New Copyright Laws in New Zealand

Mar 12, 2009

Activist group LinuxChix is warning of threats to Linux and open-source posed by new copyright laws in New Zealand. The proposed laws threaten to force ISPs to disconnect users and close websites accused of copyright infringement.

LinuxChix is a global community of women with an interest in Linux and open-source. Developer Brenda Wallace is a member of LinuxChix NZ. She sees great danger for providers and users of free software in her country if the new laws are implemented. “Many New Zealand businesses and community groups fear the threat of false copyright accusations against Linux could result in internet disconnection and website takedowns without due process. There is no requirement under the new law to prove the accusations, nor are there any sanctions against those who make false ones.” she says on the LinuxChix website.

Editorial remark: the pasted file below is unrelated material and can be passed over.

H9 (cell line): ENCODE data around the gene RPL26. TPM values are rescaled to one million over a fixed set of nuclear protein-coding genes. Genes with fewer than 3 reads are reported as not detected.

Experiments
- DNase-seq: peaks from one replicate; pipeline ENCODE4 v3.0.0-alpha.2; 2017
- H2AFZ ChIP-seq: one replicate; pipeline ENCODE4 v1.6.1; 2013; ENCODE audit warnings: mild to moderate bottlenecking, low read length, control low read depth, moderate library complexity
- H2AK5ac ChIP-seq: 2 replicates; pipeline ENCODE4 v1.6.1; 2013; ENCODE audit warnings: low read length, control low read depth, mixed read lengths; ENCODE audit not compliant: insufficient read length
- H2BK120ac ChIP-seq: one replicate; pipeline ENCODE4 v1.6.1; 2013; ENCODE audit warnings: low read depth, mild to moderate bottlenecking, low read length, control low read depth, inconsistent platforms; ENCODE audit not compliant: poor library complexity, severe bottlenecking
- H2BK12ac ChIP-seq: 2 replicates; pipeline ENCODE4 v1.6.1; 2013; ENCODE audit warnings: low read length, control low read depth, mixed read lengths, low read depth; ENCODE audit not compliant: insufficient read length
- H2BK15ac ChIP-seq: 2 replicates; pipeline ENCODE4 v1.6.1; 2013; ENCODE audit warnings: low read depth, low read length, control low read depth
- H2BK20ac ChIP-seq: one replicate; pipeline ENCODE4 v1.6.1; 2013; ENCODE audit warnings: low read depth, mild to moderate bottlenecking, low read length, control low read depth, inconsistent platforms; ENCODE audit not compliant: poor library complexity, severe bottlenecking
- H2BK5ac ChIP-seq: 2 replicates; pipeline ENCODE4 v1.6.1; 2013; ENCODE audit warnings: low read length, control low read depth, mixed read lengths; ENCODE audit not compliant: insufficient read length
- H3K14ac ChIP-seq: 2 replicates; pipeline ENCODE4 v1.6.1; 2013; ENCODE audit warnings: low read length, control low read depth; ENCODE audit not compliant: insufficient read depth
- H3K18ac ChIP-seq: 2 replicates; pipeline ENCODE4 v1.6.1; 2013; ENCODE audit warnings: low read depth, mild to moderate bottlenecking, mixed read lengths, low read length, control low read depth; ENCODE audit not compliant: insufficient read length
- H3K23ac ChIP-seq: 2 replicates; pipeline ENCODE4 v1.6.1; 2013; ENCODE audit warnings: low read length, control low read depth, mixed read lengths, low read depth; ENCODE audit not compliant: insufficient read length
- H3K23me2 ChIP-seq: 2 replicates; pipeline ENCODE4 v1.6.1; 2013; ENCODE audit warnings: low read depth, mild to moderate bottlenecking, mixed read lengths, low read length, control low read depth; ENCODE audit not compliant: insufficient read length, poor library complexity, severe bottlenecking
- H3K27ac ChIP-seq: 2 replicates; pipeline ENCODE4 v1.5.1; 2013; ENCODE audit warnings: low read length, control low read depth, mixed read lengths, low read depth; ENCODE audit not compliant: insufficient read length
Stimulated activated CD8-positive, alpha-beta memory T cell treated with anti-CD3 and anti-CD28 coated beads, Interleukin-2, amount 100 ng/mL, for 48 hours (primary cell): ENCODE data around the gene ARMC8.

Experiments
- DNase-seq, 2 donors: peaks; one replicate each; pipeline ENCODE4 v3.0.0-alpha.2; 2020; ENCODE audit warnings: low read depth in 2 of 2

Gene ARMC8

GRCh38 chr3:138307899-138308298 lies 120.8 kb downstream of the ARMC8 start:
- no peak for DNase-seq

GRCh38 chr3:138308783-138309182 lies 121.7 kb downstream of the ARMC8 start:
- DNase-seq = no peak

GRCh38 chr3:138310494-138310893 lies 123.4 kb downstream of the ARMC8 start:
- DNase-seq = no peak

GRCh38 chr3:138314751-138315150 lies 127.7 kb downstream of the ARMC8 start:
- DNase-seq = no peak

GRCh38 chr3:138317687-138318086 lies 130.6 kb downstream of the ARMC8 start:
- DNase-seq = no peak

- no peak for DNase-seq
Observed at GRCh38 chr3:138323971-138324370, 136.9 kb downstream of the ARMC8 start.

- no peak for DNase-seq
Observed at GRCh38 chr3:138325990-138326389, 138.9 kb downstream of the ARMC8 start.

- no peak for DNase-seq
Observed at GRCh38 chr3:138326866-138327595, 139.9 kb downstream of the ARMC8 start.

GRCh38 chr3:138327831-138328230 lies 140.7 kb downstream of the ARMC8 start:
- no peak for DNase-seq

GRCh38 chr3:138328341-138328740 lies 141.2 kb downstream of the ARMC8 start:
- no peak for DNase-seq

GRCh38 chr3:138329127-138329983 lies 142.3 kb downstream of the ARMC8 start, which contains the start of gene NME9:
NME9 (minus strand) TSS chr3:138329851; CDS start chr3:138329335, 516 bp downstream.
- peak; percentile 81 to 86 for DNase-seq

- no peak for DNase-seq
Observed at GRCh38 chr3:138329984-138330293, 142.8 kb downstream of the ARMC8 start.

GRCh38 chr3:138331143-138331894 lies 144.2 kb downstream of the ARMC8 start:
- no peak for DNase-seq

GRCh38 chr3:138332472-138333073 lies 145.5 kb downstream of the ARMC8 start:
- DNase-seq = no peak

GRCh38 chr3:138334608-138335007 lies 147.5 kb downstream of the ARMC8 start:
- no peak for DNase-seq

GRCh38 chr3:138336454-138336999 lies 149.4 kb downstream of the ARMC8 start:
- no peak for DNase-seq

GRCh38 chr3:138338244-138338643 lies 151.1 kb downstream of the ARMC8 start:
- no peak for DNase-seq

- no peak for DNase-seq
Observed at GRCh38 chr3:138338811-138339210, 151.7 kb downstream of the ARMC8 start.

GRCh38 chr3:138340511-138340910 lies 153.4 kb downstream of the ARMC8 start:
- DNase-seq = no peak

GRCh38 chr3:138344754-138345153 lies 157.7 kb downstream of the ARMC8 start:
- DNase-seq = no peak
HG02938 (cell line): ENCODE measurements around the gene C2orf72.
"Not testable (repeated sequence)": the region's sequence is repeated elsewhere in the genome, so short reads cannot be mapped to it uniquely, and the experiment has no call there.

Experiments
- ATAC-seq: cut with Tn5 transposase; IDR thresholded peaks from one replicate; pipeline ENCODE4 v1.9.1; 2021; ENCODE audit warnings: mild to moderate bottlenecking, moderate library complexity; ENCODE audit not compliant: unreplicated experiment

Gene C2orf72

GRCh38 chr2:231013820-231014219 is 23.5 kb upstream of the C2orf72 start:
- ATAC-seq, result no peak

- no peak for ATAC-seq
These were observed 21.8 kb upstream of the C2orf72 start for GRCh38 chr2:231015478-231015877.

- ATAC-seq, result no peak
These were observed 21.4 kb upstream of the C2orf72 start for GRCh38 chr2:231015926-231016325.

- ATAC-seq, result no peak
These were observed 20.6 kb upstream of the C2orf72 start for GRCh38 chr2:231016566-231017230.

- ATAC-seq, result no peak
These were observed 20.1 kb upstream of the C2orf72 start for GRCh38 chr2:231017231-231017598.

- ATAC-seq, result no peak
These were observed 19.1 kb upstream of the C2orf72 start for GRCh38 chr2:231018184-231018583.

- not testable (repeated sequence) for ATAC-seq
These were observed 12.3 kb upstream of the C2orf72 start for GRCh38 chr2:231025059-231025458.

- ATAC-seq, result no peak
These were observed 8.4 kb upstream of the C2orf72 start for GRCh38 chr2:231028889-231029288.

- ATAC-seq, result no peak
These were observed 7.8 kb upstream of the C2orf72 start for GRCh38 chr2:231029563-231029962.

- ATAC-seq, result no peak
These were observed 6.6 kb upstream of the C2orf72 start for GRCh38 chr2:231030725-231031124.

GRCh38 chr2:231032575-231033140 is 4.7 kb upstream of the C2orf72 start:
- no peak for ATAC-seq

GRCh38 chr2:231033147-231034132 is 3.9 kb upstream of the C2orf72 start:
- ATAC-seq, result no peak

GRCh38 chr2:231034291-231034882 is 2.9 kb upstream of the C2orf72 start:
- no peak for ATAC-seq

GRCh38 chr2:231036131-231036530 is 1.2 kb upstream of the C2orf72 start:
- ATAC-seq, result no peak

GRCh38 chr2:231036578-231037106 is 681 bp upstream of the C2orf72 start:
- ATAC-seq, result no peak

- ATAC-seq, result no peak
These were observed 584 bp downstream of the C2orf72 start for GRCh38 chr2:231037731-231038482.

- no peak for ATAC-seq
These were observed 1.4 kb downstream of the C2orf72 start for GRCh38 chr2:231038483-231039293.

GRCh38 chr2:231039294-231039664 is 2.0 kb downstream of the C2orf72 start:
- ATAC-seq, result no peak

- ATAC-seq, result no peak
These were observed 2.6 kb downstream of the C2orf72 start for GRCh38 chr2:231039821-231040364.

Wallace uses the recently dismissed SCO vs. Unix-users court case as an example of how the laws could be misinterpreted. The US company tried to secure its copyright on parts of the Unix operating system. The litigation ran for five years, with SCO claims being finally thrown out in November 2008.

Says Wallace, “Already, the country's third largest ISP, TelstraClear, has stated it will take down sites accused of hosting copyright infringing material without investigation or verification of the claims...” and she adds; “Failure to act promptly could costs ISPs dearly. The NZ Ministry of Economic Development has advised that: "The ISP is required to consider the notice of infringement and as soon as possible after receiving the notice either delete the allegedly infringing material or prevent access to it. If the ISP fails to take prompt action after receiving the notice, it could be liable for copyright infringement even if it was not directly responsible for the posting of the infringing material on the website."

For Wallace, the "guilt upon accusation" principle is especially worrying. Speaking to the media, New Zealand's Prime Minister, John Key, insisted that international trade commitments require New Zealand to have copyright restrictions in place.

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